Tess Roby has spent the better part of her twenties honing a minimal, haunting sound built around her immaculate vocals and carefully layered synths. The Canadian singer, composer, and photographer wrote her debut album, 2018's Beacon, in the aftermath of her father's death, which explains its surreal, sorrowful bent. But her sophomore album Ideas of Space is less organized around grief, she says, and more focused on growth.
Still, Roby's songs continue to take the form of entrancing, ambient journeys. Recent singles “Ideas of Space” and “Up 2 Me” find her working in a patient, seeking mode, while the Montreal-based musician's new single "Path" finds her trying to see anew. “Separate the memory from the truth / Now that I can look back,” she sings, her vocals gliding over a programmed drum beat courtesy of collaborator Austin Tufts.
“Path” also comes with a fittingly ethereal 16mm video—co-directed by Roby and Hugo Bernier—that shows Roby communing with the LA River. You can check out the visual and read a Q&A with Roby below, and pre-order Ideas of Space—out April 22 via her own label SSURROUNDSS—here.
What's “Path” about? How did the song come together?
“Path” started out as another song entirely—different lyrics and structure, but had various parts of what you hear now (notably the choral “ooohs” which run throughout the song, and the calypso drum machine beat). I kept coming back to this demo. At the time I wasn’t making so much music, and this song felt like a light at the end of the tunnel.
In January 2021 I was in the studio finishing the writing for the album and had a real moment with this song. Everything came so quickly and it was so exciting. I had the 16mm video footage that we shot in 2019 with me in the studio and that ended up inspiring the lyrics: “You’re looking down / I’m reaching out / if only I could see it like you do.”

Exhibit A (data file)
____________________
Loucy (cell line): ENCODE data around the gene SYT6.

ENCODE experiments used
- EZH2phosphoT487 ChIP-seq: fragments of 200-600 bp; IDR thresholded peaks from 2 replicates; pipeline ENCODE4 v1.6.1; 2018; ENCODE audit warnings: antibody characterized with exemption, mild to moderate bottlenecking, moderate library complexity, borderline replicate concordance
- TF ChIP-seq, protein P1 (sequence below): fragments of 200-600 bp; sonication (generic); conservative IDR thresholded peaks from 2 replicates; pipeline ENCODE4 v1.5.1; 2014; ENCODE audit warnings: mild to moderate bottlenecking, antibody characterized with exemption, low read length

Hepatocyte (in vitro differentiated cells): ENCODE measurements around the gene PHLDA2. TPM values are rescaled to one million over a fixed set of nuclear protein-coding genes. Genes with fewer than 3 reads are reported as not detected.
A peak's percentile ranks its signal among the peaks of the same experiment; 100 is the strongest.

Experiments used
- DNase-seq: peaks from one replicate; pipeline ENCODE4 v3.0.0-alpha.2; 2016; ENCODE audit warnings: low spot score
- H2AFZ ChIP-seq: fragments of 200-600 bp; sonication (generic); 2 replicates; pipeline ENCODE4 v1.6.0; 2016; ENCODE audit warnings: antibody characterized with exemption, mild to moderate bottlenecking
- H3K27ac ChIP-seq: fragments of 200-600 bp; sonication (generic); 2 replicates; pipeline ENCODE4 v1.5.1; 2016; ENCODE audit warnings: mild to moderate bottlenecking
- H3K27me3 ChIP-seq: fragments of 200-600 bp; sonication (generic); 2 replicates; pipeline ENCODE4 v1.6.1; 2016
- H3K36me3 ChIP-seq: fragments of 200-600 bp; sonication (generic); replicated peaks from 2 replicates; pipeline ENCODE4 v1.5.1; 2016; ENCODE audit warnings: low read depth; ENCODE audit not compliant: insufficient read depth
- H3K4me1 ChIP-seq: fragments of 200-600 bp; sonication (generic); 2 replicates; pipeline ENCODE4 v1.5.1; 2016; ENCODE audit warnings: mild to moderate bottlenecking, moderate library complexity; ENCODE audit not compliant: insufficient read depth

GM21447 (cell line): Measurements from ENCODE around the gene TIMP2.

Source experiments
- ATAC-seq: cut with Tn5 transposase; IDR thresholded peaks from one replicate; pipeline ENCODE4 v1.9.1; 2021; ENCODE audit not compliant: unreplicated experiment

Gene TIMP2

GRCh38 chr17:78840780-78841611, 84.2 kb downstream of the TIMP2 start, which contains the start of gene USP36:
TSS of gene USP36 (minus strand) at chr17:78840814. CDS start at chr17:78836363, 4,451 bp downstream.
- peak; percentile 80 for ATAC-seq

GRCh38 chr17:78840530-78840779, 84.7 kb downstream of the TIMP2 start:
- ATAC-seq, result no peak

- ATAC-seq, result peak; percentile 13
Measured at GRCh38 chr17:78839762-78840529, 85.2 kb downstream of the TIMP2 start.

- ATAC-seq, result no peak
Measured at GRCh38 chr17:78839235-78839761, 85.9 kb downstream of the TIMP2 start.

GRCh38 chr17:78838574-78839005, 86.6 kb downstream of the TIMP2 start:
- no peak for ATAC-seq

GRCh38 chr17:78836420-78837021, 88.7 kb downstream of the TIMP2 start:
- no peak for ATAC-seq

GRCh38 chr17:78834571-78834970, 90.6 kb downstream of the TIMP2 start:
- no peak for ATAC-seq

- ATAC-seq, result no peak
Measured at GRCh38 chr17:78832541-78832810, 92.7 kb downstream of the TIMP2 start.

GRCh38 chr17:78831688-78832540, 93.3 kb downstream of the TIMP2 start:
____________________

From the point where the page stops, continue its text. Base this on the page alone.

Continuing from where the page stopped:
What was your vision for the video? Where’d you shoot it?
The 16mm footage in this video was shot in 2019 in the LA River, before “Path” was written. Hugo and I went out that day not really knowing where we’d end up, and had just over a roll of film to shoot with. Everything we shot that day is in the video—we joke about having a 1:1 shooting ratio. Anyways, we kept forgetting about the footage but I always came back to its beauty and simplicity.
Like I mentioned, I had the footage with me in the studio and it ended up inspiring some of the lyrics. I had never worked like that before—my own footage influencing the songwriting—reversing the way I usually work with video. I loved that. So much has changed since that footage was shot. It was only natural to pair it with footage of me now, in this very moment, imagining if I could speak those words to myself then.
You've said before of your photography practice, “I just wish I could photograph my dreams.” Does music allow you to do that?
As soon as I start writing a song, scenery and images start to appear very quickly—writing on synth works well for this as certain tones and patches have such distinct qualities. Often I write lyrics in the same moment as I’m writing the melodies, so it all works together really—one big dreamscape! Music videos are such an amazing way for me to chase these visions. I love making them and directing them—they’re a really nice way to give the viewer an understanding of who I am as an artist.
How does your sophomore album compare to your debut, thematically and musically?
Beacon was written between 2015 and 2016. I was 21 years old, and had just lost my dad to cancer the year before. I was processing my grief and all of these memories we had together, all while finishing university, navigating changing relationships, and trying to find my place in the world. I recorded that album with Peter Woodford on 16 track tape at his studio, The Bottle Garden, in Montreal. Analog was my intro to recording, and I worked within those parameters, making minimal songs based around synth and guitar.
Ideas of Space has this energy for me—a confidence, a feeling of independence. I am at the helm for every aspect of this album, from the production, to directing all of the music videos, and even starting my own record label to release it. I feel so much growth between the two albums—as a vocalist, producer, musician, and as a person. It was also my first time inviting collaborators onto my songs—working with Austin Tufts, Joseph Shabason, and Ouri was such a beautiful experience and process. Records truly are the record of who you are in the moment you make them. I can only imagine what’s next.